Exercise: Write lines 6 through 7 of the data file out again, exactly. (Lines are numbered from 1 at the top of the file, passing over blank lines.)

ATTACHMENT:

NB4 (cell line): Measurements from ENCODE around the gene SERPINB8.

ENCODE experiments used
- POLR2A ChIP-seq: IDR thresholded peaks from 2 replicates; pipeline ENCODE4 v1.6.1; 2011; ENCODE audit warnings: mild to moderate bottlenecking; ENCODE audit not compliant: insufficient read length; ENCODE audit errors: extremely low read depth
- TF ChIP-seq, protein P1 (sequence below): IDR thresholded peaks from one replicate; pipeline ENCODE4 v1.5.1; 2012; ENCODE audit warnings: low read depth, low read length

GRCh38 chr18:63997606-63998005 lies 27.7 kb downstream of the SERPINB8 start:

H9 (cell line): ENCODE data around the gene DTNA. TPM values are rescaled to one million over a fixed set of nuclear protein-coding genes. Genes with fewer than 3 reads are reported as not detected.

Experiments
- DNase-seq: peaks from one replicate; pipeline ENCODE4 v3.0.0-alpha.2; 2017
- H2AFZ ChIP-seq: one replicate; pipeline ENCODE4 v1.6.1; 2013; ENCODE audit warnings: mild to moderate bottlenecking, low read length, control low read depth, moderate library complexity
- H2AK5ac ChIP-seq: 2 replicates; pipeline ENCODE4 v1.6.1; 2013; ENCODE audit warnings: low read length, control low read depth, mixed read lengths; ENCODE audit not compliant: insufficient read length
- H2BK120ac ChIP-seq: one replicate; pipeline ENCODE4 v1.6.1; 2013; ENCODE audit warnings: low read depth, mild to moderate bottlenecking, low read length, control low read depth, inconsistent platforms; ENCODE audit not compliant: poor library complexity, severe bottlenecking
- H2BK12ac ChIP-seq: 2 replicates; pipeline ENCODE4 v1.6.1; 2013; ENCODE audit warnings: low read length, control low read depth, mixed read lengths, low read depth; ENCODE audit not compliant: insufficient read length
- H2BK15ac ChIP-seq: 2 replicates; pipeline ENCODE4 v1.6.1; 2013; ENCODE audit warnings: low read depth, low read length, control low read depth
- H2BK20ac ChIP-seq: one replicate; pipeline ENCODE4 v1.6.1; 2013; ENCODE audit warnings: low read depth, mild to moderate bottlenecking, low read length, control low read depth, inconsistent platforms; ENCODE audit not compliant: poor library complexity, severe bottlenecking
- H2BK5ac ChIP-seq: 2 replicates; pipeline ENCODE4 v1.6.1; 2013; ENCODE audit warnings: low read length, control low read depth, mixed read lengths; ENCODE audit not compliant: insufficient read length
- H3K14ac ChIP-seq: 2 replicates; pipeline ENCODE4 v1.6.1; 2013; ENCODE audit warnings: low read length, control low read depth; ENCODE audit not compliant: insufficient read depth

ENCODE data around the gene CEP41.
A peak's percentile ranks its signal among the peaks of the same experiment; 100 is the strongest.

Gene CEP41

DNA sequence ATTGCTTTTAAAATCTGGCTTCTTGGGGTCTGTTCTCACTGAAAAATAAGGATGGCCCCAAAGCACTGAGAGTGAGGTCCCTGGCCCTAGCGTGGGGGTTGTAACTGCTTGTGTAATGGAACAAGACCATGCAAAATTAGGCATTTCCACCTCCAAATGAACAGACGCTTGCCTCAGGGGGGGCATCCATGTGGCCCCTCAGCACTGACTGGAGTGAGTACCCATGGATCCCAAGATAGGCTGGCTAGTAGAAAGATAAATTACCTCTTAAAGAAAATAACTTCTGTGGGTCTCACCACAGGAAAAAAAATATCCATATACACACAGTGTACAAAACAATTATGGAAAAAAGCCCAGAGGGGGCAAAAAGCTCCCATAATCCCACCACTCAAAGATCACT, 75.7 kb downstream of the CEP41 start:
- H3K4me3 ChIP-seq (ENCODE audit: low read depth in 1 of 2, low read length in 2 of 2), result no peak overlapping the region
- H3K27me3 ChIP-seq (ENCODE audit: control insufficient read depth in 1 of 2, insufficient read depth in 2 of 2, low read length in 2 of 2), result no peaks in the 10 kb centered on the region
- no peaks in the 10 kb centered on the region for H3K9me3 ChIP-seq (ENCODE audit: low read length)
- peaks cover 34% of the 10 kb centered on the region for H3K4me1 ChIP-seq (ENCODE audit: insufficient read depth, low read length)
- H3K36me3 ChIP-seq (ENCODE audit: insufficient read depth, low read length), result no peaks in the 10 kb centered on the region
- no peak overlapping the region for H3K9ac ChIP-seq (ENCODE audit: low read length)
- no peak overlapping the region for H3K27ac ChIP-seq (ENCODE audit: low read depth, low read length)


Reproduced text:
H9 (cell line): ENCODE data around the gene DTNA. TPM values are rescaled to one million over a fixed set of nuclear protein-coding genes. Genes with fewer than 3 reads are reported as not detected.

Experiments